"Free cloud instance for ADF like apex.oracle.com which is available for APEX".
And fellow Oracle colleague Steven Develaar seems to get no sleep dreaming about live samples:
The sample application of this blog post is kind of "Hello World" for ADF and Bounded Task Flow, so the main focus is on using JDeveloper Maven integration (available since R2) to create, package and run it.
The sample leverages a subset of the framework: ADF Faces components (view) and Task Flows (controller). As the cloud platform in this case is actually based on Tomcat 6, so the steps used to get it running on Cloud Bees java platform could be useful in case someone wants to run it on a Tomcat locally. Important aspect: the platform is not certified and supported to run ADF, so please don't expect to much, especially to get a complete ADF stack up and running on it without efforts.
Oracle Public Cloud was announced (again) last week - if you are in a position of having an account, so there shouldn't be a challenge to deploy and run full ADF application stack on it - as stated here it is ready to run ADF stack.
Being not in the position yet i proceed with description of my sample.
The application, available to download and run it in JDeveloper R2, should look upon a start like this:
Actually, if you see something like "ADF Task flow running..." in the area above this text - it is the sample application running in java cloud.
UPDATE: Recent power failure and associated infrastructure failures in Amazon US-EAST-1 impacted several high profile services and also this ADF sample application - the application was restarted again.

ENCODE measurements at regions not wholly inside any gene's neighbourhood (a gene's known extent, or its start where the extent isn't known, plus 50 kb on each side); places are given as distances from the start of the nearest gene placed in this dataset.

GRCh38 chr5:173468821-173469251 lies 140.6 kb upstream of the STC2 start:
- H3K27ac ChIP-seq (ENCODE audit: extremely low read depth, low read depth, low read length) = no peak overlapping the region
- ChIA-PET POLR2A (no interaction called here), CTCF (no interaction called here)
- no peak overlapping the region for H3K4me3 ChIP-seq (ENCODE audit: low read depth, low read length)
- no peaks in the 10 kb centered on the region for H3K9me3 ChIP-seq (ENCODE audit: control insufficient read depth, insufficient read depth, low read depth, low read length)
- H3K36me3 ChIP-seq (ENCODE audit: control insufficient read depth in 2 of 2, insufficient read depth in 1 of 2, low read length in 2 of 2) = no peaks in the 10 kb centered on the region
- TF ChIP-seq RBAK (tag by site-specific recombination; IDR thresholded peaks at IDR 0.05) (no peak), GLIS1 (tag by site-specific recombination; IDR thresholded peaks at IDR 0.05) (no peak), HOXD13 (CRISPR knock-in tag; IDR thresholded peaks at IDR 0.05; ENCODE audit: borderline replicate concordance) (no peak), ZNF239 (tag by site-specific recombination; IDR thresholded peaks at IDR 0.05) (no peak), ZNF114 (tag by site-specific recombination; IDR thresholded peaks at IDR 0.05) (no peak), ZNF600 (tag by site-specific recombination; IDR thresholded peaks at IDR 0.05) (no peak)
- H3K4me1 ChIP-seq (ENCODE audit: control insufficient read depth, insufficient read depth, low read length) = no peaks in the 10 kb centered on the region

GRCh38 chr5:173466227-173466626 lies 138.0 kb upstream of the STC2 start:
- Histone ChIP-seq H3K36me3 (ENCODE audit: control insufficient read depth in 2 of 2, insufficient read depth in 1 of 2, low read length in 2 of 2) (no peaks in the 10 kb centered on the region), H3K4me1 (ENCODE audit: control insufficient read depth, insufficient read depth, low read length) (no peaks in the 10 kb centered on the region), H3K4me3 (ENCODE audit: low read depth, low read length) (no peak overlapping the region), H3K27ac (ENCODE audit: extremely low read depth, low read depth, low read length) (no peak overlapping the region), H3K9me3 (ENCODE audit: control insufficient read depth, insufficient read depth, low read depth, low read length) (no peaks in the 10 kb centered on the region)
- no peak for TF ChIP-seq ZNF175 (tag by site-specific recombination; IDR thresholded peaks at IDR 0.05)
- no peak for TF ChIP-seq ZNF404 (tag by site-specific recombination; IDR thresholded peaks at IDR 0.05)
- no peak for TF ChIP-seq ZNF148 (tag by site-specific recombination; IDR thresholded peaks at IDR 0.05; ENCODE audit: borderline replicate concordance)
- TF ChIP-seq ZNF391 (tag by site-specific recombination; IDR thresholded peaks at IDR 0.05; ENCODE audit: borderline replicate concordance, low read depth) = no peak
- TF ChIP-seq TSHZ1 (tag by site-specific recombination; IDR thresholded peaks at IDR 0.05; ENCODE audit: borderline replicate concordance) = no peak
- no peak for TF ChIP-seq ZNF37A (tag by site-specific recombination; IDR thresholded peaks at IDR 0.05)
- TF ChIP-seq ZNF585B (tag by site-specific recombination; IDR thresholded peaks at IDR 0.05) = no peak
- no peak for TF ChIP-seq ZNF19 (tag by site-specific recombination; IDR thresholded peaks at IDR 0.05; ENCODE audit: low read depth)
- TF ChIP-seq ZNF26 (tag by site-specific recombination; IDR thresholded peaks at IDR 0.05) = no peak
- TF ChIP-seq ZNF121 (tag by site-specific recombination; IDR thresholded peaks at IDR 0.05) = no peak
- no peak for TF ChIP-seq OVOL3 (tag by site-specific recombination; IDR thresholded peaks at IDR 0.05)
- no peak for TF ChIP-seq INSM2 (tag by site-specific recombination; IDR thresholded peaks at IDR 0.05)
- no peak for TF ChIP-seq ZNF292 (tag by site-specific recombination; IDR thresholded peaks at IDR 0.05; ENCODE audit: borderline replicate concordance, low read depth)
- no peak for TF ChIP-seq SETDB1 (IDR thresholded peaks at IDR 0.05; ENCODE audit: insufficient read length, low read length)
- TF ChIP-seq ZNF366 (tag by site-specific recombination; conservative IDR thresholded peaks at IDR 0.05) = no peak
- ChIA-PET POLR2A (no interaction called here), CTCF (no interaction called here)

You can click, for example, on a button next to become familiar with functionality of it. It is embedded in this blog post:
There is one page home.jsf with one bounded Task Flow named sample-task-flow, embedded as a region on it. Application scoped managed bean CounterBean.java is used to provide "rich" functionality of the sample: to display start date, and to count page views of two page fragments in a bounded task flow.
Lets go trough the steps used to create, package and deploy it.
Using JDeveloper R2 + Maven integration to create the sample ADF app for java cloud (in 5 minutes :)
We start in JDeveloper with New -> Application -> Maven Application:
Note: Once you create a Maven application and project, JDeveloper also takes care about keeping Libraries and Classpath in Project Properties and dependencies in pom.xml in sync - very nice and helpful.
Our project is quite new at this stage - there are no dependencies at the beginning.
We just tailor one setting for now: go to Project Properties -> ADFm Sources and change ADFm Source Directory to point to ...src\main\resources like this:
The other JDeveloper project properties were already set by the wizard:
- Project Source Path points to ...src\main\java
- Output directory points to ..\target\classes
- Project-> Resources look like this:
The steps used to create web content (fast forward)
Create ADF bounded Task-Flow in JDeveloper following default settings all the way: New->JSF/Facelets: ADF TaskFlow: ok. Task flow named task-flow-definition.xml is created.
Open it, drag&drop two view components , provide two control flow cases and names for them:
Java class CounterBean.java was created, JSF2 annotations @ManagedBean and @ApplicationScoped were used to put it into the scope of this sample. ADF panelLabelAndMessage and outputText components were used on UI pages of it. The picture of our sample Project in JDeveloper provides an overview of the sample.
Maven pom and Jdeveloper project libraries - what happens in a background